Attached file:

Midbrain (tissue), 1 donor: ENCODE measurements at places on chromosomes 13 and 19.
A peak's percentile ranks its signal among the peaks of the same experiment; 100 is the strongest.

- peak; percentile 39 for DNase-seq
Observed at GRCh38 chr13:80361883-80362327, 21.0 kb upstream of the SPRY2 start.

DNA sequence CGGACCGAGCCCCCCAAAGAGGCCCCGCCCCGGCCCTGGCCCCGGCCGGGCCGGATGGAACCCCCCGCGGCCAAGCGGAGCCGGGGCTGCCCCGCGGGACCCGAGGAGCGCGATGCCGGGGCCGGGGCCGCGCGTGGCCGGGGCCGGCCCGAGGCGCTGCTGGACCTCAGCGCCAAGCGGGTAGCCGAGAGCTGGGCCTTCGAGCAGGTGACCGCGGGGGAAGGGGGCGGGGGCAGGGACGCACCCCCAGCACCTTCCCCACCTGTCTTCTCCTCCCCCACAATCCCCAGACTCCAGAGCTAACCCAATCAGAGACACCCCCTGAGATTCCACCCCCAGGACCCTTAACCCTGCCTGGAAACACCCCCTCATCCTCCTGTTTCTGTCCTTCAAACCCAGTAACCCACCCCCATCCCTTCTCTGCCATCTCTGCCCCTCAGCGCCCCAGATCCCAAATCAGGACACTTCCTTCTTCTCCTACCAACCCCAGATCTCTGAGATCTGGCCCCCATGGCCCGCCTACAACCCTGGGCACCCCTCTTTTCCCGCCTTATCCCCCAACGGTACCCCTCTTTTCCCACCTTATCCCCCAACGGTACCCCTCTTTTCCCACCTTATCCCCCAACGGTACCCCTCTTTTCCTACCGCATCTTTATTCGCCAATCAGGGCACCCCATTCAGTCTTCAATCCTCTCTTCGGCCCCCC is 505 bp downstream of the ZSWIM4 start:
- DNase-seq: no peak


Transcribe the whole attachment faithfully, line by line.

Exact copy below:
Midbrain (tissue), 1 donor: ENCODE measurements at places on chromosomes 13 and 19.
A peak's percentile ranks its signal among the peaks of the same experiment; 100 is the strongest.

- peak; percentile 39 for DNase-seq
Observed at GRCh38 chr13:80361883-80362327, 21.0 kb upstream of the SPRY2 start.

DNA sequence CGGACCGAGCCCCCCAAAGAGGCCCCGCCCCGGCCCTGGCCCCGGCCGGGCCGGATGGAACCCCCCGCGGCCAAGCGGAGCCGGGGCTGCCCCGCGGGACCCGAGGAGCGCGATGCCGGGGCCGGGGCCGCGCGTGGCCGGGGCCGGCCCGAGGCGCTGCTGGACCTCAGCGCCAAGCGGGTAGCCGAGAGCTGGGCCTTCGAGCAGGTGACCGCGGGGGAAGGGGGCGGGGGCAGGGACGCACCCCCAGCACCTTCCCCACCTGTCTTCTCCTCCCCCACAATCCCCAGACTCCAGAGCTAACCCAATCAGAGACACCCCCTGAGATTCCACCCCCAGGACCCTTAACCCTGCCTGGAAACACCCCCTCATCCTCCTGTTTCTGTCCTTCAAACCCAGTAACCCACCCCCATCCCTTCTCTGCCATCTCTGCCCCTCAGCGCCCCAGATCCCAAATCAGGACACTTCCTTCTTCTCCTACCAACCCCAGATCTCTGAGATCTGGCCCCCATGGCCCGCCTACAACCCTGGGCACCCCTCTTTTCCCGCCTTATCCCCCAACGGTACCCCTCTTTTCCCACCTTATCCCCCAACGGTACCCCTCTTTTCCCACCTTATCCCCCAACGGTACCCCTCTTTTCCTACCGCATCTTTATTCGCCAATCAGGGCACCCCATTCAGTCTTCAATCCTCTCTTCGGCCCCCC is 505 bp downstream of the ZSWIM4 start:
- DNase-seq: no peak